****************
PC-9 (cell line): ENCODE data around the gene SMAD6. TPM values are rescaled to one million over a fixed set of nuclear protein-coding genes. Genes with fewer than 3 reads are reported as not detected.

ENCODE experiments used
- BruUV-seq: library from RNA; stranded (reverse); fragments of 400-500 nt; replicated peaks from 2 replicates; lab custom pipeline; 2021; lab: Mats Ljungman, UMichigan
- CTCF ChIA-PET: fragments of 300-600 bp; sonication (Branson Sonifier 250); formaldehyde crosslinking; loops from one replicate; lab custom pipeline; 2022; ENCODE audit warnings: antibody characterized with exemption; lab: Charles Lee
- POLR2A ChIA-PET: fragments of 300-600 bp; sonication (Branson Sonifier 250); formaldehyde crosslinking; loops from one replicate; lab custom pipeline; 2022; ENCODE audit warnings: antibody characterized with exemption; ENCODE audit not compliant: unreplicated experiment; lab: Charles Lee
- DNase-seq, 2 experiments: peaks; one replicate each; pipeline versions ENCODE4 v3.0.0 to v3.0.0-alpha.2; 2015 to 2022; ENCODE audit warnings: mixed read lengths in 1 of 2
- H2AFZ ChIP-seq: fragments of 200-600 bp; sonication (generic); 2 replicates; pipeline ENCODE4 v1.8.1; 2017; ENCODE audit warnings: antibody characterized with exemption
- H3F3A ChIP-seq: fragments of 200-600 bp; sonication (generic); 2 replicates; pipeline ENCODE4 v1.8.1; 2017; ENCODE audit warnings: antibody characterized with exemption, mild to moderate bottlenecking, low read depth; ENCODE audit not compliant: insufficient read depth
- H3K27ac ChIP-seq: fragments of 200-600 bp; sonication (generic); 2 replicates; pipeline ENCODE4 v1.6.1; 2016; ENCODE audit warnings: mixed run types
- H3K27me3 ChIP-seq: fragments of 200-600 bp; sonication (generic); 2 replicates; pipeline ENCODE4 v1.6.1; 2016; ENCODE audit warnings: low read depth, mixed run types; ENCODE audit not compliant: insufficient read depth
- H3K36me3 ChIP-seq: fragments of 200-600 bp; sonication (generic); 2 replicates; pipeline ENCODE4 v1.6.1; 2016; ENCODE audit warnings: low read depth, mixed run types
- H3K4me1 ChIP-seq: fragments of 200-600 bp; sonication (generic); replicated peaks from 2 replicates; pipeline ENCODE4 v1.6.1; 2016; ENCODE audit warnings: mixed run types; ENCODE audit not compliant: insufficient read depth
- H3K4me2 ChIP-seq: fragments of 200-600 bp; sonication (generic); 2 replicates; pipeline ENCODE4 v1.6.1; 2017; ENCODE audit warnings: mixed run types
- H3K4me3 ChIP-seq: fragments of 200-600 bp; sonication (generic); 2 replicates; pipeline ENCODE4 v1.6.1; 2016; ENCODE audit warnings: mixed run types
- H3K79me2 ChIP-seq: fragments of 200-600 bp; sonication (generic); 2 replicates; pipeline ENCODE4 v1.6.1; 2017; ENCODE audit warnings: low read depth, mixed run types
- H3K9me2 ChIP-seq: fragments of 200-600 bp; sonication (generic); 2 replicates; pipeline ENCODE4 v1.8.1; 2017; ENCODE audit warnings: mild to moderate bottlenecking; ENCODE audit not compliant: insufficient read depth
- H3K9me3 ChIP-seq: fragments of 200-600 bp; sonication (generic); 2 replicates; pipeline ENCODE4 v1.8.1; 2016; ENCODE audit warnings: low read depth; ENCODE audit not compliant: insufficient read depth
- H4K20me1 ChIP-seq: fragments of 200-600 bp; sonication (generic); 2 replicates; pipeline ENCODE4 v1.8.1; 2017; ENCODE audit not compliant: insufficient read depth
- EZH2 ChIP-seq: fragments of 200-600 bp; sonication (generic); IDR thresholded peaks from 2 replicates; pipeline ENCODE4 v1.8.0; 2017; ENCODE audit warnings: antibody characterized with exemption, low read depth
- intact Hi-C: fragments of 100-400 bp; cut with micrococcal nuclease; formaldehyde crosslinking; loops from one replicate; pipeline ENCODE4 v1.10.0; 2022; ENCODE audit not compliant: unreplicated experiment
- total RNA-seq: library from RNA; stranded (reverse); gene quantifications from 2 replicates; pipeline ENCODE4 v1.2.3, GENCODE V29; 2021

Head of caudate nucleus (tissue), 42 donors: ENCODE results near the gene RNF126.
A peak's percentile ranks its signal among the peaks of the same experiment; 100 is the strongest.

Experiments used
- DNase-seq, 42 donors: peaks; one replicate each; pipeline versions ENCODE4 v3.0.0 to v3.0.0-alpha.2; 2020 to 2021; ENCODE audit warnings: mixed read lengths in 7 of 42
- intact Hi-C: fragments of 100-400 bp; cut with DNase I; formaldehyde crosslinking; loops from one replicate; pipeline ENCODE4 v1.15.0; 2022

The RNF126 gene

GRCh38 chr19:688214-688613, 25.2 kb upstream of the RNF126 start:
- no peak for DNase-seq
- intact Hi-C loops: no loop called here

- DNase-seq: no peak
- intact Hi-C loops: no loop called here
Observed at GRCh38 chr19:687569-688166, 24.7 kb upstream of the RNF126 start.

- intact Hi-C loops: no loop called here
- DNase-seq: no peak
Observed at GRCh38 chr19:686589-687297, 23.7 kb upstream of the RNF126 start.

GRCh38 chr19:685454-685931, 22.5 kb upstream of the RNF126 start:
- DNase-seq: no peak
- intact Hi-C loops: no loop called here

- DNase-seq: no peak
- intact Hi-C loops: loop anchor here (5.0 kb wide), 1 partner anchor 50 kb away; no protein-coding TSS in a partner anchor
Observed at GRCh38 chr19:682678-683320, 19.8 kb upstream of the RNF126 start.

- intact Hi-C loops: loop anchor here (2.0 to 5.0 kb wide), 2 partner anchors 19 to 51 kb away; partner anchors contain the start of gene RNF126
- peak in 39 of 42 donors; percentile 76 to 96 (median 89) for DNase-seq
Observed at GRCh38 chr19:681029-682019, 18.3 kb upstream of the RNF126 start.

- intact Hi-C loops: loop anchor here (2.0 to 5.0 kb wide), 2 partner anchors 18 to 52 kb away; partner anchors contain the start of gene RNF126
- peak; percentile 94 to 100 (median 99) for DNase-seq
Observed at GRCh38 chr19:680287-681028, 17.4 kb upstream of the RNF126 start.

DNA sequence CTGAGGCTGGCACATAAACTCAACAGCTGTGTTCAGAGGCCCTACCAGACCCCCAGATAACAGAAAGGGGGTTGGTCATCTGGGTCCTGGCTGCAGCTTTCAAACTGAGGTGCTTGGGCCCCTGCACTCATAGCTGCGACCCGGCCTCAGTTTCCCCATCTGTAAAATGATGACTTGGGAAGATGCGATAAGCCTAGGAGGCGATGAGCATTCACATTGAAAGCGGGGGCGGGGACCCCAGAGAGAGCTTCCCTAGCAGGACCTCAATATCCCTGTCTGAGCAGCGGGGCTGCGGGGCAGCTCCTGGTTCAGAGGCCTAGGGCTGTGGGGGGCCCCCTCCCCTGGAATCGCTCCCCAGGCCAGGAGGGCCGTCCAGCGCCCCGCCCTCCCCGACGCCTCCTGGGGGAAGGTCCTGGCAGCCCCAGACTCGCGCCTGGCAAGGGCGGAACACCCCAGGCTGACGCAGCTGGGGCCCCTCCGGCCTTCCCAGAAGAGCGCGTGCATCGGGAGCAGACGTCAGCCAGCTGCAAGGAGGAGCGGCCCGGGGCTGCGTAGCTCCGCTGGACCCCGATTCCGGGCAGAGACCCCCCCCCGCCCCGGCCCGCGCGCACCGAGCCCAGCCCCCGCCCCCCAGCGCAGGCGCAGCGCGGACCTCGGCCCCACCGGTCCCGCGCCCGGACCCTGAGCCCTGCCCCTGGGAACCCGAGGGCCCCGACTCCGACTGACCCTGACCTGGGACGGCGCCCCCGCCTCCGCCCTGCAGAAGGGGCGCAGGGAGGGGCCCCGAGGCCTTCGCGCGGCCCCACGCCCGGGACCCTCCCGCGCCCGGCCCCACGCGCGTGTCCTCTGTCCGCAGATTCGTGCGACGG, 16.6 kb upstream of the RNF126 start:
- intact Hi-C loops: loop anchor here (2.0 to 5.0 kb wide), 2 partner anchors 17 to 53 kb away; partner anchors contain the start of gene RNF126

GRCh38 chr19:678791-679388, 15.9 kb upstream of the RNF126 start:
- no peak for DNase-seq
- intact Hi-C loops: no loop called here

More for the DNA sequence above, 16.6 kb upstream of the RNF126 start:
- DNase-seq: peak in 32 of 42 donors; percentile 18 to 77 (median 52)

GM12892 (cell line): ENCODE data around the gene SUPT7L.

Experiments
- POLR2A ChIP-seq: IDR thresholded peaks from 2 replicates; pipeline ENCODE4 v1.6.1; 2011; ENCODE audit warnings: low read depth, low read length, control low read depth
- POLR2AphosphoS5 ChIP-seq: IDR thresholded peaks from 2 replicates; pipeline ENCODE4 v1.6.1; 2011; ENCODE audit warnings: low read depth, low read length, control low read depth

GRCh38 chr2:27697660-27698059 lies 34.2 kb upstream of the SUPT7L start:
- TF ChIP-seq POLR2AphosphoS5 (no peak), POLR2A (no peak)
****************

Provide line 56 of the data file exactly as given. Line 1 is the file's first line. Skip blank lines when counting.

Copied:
GM12892 (cell line): ENCODE data around the gene SUPT7L.